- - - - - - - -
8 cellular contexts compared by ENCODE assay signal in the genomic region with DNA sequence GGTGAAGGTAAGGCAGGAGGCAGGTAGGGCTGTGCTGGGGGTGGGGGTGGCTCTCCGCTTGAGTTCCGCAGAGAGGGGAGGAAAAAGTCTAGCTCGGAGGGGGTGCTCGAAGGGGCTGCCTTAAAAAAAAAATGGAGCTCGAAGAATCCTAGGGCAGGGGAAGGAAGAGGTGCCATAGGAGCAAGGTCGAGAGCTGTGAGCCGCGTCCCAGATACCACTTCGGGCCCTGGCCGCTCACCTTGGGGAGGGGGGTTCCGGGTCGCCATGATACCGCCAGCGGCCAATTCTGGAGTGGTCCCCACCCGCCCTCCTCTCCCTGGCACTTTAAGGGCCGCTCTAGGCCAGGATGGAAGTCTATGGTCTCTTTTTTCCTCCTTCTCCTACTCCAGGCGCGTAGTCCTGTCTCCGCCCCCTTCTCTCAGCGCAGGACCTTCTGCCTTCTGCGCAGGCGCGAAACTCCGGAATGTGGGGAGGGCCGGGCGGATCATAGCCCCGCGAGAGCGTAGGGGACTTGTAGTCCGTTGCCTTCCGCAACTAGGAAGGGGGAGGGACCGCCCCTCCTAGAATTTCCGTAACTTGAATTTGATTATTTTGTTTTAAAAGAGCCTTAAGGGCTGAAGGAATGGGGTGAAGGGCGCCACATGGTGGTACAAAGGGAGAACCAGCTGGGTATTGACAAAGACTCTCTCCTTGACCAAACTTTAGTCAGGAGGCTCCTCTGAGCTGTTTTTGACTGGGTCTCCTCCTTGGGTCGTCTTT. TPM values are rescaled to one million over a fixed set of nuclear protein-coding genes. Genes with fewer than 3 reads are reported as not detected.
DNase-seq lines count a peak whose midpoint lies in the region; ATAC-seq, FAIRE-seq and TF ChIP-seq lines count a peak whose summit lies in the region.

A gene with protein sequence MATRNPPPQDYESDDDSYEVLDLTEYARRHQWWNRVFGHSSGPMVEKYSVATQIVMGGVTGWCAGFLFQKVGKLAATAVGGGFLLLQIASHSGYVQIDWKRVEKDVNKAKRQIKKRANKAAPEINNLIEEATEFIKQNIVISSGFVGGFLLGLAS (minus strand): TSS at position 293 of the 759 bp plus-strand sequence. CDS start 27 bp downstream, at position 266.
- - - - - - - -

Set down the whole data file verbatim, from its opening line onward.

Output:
8 cellular contexts compared by ENCODE assay signal in the genomic region with DNA sequence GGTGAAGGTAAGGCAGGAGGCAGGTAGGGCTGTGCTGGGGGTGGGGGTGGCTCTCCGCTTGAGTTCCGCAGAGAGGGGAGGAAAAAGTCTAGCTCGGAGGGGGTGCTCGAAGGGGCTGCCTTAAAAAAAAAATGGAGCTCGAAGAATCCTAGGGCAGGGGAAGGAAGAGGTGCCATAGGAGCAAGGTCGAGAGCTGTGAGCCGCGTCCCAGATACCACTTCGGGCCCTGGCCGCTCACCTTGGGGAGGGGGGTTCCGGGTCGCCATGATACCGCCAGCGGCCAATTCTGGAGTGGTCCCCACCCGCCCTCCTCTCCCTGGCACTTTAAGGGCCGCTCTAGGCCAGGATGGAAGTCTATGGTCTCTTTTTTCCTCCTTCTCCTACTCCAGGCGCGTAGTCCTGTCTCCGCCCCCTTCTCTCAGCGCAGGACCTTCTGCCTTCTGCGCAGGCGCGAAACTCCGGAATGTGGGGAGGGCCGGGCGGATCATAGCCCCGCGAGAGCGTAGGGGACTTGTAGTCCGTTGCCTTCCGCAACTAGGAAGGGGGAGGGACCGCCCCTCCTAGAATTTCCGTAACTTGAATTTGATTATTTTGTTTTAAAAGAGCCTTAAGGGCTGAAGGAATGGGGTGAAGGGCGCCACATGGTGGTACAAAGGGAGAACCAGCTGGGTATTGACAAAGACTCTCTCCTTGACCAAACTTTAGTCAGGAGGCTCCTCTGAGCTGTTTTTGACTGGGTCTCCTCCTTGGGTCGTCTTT. TPM values are rescaled to one million over a fixed set of nuclear protein-coding genes. Genes with fewer than 3 reads are reported as not detected.
DNase-seq lines count a peak whose midpoint lies in the region; ATAC-seq, FAIRE-seq and TF ChIP-seq lines count a peak whose summit lies in the region.

A gene with protein sequence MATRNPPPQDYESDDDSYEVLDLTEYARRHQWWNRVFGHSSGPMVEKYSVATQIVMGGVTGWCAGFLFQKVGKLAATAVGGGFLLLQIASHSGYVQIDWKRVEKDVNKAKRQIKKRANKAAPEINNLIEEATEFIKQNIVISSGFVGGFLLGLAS (minus strand): TSS at position 293 of the 759 bp plus-strand sequence. CDS start 27 bp downstream, at position 266.